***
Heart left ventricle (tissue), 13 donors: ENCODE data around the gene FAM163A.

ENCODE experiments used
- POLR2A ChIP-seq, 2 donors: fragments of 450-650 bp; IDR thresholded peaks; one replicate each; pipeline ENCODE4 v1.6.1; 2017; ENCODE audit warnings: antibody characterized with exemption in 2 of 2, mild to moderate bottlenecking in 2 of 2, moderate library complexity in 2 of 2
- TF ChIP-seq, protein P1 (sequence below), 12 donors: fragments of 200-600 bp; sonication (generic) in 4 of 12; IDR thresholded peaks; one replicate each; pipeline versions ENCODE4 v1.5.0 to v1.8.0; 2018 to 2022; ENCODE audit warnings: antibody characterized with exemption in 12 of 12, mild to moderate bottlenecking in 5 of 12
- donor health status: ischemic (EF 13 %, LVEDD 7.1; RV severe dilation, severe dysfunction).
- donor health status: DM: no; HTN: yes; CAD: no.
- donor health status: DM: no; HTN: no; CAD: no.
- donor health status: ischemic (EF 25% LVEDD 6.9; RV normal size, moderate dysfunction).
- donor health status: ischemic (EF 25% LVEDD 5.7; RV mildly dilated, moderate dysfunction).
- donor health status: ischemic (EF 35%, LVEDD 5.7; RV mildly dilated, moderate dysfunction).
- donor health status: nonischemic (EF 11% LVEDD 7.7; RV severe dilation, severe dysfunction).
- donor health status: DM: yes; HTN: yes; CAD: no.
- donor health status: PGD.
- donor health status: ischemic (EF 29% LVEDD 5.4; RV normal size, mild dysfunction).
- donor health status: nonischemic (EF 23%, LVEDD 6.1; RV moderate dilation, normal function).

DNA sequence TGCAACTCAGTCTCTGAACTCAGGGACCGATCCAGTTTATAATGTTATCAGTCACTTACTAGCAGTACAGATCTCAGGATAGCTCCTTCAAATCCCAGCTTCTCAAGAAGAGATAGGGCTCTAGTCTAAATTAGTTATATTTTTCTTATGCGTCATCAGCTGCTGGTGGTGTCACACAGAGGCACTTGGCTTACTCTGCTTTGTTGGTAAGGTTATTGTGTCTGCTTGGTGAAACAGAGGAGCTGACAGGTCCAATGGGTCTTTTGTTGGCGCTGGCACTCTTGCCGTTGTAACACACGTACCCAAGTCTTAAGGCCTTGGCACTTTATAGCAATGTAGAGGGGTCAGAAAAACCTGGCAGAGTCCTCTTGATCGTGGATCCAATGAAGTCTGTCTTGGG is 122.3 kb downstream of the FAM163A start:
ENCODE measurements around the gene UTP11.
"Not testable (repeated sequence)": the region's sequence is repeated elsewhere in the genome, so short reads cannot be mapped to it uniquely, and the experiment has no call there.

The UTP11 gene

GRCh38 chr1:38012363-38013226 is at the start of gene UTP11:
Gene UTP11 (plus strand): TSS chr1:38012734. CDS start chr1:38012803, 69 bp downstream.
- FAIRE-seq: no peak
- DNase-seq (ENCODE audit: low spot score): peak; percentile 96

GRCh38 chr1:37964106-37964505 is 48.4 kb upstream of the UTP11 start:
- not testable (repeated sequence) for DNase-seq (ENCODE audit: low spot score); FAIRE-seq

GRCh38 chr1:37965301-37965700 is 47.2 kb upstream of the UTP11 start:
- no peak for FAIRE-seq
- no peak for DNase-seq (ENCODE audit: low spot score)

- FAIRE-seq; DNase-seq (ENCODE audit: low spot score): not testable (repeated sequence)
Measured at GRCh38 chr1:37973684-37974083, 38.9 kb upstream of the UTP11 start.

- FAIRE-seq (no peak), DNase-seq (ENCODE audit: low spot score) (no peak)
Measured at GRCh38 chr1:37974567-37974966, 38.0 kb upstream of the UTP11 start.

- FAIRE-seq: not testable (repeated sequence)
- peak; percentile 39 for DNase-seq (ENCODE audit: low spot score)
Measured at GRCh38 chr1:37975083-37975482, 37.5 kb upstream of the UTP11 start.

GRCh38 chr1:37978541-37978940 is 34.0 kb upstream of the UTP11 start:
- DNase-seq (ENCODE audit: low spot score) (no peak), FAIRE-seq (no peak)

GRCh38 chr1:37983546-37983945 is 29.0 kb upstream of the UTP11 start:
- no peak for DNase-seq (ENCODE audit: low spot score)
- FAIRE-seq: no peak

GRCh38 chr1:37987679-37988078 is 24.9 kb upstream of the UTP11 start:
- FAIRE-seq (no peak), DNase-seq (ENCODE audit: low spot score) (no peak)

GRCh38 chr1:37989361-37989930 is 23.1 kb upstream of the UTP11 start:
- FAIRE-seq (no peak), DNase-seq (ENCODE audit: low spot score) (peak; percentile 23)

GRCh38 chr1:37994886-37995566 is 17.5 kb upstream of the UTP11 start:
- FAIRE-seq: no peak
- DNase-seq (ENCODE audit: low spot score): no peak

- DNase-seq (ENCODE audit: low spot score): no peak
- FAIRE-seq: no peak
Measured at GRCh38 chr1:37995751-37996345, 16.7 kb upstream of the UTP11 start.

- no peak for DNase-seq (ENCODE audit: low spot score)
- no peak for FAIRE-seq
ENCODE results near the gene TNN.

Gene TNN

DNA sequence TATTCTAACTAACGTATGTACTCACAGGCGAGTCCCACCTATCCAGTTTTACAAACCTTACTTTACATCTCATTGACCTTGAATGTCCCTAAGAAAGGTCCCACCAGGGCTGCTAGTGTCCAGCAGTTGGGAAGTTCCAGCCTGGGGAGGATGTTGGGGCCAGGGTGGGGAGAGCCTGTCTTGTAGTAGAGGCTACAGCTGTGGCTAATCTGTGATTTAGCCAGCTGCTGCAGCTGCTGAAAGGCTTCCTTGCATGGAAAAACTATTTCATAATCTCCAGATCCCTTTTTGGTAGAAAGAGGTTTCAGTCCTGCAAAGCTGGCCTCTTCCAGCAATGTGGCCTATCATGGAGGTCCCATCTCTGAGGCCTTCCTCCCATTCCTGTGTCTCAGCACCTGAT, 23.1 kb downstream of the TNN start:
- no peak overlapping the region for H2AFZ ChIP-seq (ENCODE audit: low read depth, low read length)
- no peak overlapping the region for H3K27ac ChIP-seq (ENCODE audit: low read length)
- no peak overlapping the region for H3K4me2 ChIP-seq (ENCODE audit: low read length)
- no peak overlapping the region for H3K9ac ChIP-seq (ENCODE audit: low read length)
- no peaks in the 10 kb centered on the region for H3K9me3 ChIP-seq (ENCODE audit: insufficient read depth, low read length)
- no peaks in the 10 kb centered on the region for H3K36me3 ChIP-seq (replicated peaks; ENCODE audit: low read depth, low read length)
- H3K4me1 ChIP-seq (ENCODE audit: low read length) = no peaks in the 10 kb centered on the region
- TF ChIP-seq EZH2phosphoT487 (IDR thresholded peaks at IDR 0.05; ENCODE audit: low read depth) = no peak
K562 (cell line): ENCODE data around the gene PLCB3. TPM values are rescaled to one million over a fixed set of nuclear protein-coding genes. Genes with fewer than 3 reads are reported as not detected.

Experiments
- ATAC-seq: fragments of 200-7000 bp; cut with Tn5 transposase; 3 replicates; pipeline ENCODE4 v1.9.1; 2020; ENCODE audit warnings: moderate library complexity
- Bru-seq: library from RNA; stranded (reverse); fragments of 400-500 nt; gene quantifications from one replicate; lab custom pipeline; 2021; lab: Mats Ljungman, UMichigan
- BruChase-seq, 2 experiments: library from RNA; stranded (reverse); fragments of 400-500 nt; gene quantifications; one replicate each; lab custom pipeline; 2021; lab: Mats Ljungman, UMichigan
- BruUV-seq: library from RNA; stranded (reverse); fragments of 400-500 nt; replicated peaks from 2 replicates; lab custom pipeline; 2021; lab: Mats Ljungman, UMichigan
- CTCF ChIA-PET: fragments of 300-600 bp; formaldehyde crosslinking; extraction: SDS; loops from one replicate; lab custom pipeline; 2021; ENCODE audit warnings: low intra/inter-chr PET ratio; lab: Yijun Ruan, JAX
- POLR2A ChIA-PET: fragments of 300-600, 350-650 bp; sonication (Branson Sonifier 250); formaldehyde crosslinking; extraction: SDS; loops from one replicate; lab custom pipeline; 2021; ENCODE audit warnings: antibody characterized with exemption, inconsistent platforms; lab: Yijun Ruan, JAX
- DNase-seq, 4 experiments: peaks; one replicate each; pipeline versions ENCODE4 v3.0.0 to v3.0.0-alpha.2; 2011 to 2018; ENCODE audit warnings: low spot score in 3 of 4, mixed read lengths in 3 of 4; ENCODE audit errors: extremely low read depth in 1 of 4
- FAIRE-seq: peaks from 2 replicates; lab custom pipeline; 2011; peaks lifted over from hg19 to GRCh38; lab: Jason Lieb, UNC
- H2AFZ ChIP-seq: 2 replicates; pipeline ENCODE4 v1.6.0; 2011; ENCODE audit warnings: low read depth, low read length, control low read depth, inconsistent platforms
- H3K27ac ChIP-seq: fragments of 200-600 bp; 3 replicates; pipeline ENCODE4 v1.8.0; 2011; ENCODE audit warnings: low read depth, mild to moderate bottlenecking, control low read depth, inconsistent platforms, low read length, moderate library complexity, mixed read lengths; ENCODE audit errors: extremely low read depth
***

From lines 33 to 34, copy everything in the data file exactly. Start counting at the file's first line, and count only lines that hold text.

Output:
- FAIRE-seq: not testable (repeated sequence)
- peak; percentile 39 for DNase-seq (ENCODE audit: low spot score)